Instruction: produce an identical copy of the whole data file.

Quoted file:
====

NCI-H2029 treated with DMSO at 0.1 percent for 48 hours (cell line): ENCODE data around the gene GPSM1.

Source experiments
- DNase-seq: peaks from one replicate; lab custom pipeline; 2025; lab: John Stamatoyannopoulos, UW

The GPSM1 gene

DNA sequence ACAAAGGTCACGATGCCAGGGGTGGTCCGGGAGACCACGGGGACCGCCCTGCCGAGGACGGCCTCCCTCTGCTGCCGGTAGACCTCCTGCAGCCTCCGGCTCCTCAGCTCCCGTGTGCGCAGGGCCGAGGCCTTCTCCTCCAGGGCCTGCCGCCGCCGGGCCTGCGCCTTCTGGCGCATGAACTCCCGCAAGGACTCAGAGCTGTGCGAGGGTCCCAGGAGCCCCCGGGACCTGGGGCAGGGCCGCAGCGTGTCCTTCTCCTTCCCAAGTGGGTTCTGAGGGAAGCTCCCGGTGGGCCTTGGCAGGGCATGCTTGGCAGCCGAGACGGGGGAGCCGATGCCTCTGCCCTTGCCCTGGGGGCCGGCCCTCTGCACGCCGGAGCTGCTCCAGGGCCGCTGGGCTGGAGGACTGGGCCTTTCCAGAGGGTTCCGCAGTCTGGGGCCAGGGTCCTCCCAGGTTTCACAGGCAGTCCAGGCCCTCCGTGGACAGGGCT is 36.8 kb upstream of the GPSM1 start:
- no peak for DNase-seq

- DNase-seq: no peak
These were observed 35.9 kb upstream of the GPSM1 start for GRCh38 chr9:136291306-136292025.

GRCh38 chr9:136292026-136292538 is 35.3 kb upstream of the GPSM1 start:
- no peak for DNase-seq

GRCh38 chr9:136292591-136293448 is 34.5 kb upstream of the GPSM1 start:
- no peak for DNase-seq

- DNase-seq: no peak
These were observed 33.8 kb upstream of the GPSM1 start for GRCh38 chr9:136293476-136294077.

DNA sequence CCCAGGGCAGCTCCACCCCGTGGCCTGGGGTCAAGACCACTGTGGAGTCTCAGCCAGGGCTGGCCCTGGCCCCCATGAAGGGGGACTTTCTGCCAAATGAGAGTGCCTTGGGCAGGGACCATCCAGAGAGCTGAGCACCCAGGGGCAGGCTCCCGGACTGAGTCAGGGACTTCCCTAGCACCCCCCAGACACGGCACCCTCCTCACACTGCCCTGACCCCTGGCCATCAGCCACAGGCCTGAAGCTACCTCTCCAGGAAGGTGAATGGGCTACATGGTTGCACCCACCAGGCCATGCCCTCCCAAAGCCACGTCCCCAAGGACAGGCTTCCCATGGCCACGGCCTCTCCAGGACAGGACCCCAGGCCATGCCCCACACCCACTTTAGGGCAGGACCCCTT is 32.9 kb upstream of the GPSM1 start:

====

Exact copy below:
NCI-H2029 treated with DMSO at 0.1 percent for 48 hours (cell line): ENCODE data around the gene GPSM1.

Source experiments
- DNase-seq: peaks from one replicate; lab custom pipeline; 2025; lab: John Stamatoyannopoulos, UW

The GPSM1 gene

DNA sequence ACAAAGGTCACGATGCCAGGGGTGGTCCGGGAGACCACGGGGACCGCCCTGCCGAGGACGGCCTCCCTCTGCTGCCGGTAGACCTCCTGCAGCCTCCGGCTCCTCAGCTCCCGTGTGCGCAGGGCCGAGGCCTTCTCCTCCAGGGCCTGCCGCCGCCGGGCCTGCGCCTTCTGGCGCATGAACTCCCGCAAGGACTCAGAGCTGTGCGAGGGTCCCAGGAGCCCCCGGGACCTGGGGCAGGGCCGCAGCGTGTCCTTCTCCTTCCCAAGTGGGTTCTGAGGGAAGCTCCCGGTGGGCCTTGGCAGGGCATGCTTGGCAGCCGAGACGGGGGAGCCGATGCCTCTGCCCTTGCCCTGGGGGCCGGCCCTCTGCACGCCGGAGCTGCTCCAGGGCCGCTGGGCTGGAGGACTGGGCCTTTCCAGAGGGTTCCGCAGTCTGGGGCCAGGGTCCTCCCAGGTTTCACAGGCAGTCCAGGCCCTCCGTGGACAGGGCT is 36.8 kb upstream of the GPSM1 start:
- no peak for DNase-seq

- DNase-seq: no peak
These were observed 35.9 kb upstream of the GPSM1 start for GRCh38 chr9:136291306-136292025.

GRCh38 chr9:136292026-136292538 is 35.3 kb upstream of the GPSM1 start:
- no peak for DNase-seq

GRCh38 chr9:136292591-136293448 is 34.5 kb upstream of the GPSM1 start:
- no peak for DNase-seq

- DNase-seq: no peak
These were observed 33.8 kb upstream of the GPSM1 start for GRCh38 chr9:136293476-136294077.

DNA sequence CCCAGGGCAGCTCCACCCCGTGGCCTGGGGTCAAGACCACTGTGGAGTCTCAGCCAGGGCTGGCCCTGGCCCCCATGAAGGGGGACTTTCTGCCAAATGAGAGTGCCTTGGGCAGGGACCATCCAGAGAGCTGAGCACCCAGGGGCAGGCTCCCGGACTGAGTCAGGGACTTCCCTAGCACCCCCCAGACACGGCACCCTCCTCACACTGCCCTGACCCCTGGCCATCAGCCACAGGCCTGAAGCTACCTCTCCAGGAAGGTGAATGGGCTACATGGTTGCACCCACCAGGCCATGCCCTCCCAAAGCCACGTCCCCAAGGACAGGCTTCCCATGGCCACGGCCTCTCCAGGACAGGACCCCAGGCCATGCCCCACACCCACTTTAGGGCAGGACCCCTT is 32.9 kb upstream of the GPSM1 start: